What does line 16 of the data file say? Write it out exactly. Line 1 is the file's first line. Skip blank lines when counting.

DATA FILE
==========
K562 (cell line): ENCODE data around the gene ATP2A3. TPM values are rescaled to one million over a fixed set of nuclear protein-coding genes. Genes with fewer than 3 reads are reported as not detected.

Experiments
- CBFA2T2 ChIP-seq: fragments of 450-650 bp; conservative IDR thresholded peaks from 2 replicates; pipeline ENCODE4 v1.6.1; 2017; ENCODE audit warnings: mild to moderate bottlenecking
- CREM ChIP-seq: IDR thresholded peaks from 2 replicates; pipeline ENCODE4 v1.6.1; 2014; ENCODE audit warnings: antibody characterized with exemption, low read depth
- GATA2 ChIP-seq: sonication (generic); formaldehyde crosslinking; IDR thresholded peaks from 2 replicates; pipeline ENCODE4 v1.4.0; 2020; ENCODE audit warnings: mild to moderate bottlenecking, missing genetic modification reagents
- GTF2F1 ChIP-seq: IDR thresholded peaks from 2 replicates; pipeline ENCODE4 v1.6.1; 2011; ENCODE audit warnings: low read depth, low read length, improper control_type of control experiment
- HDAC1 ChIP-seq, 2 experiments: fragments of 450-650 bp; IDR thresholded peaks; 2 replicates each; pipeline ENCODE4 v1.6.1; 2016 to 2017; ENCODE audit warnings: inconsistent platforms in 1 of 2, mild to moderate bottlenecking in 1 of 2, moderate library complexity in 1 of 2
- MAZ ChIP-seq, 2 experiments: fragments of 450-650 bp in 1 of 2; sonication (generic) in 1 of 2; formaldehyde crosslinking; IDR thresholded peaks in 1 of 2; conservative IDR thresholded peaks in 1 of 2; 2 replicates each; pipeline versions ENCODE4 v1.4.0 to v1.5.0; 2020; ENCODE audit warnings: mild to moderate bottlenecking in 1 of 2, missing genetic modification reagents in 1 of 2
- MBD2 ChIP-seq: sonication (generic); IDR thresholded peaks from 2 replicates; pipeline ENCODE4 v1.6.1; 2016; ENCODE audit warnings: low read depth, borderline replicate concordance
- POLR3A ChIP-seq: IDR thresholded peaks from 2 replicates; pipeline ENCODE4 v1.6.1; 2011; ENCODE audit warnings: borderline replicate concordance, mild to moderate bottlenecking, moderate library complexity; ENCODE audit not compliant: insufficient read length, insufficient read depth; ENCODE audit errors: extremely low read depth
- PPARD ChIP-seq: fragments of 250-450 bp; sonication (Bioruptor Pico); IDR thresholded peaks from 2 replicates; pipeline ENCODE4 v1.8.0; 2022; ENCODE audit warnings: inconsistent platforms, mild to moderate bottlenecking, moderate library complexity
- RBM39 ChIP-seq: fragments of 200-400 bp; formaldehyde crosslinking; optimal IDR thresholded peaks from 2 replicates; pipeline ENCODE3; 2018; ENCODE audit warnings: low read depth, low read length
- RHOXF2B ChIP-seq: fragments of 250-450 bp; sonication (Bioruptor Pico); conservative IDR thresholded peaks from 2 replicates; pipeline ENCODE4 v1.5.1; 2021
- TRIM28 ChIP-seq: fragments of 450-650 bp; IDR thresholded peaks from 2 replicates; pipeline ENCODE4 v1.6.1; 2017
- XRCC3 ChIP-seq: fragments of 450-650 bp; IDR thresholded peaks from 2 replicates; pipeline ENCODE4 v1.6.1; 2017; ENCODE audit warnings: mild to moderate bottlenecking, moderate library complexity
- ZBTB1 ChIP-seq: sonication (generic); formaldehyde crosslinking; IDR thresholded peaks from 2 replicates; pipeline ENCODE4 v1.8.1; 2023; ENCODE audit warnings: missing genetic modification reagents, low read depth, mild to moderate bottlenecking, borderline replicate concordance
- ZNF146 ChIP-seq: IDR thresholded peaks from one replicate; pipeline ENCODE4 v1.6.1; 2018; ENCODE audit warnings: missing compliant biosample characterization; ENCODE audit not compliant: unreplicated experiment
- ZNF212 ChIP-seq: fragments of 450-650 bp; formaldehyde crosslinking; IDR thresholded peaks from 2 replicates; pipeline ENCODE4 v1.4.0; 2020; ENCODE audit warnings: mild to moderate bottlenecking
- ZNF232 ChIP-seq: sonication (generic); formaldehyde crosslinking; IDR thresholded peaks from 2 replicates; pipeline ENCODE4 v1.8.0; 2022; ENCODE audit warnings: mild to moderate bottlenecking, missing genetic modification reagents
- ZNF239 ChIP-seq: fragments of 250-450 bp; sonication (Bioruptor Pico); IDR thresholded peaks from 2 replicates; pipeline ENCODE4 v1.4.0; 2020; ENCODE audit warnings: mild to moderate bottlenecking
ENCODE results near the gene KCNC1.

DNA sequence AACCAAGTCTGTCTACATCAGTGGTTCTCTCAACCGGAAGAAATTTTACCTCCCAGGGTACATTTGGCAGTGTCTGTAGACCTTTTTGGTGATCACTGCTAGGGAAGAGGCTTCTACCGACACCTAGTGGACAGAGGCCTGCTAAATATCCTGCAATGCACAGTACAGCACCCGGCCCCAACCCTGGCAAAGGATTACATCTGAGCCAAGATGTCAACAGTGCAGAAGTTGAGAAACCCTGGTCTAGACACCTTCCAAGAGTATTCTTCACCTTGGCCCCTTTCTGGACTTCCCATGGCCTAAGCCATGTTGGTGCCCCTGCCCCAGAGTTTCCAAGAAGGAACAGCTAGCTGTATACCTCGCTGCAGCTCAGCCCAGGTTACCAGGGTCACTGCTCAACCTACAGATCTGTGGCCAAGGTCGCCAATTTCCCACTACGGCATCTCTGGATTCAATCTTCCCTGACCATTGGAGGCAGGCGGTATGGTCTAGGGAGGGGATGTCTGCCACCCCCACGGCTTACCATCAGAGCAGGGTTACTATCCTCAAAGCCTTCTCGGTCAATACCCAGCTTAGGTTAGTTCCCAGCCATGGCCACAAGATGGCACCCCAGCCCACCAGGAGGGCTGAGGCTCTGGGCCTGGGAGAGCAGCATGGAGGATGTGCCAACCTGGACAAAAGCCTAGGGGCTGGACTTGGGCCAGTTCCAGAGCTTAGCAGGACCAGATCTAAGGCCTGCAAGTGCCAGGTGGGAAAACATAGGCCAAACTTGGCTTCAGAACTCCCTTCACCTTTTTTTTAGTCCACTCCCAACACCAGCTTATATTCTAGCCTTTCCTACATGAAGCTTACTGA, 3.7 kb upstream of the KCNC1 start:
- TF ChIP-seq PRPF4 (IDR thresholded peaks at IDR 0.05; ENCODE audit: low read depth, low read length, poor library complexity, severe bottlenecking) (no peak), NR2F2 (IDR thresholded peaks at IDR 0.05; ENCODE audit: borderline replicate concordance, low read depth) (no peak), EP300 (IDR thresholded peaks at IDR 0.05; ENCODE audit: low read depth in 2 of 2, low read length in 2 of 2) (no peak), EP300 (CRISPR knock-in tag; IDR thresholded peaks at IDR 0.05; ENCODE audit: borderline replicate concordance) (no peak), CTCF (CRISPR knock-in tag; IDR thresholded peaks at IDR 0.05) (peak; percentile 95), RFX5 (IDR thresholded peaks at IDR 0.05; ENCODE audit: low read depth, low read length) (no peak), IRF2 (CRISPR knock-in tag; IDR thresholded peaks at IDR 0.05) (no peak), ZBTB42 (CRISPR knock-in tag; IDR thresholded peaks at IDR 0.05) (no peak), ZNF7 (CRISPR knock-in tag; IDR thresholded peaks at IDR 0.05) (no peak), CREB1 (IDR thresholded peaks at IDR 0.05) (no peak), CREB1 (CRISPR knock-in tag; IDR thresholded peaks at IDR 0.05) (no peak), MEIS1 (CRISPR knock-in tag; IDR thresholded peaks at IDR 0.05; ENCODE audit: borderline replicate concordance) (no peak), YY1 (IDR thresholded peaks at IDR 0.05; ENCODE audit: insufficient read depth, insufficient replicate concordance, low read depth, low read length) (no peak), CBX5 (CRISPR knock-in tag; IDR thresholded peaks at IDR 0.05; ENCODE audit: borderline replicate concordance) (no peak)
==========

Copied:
- ZBTB1 ChIP-seq: sonication (generic); formaldehyde crosslinking; IDR thresholded peaks from 2 replicates; pipeline ENCODE4 v1.8.1; 2023; ENCODE audit warnings: missing genetic modification reagents, low read depth, mild to moderate bottlenecking, borderline replicate concordance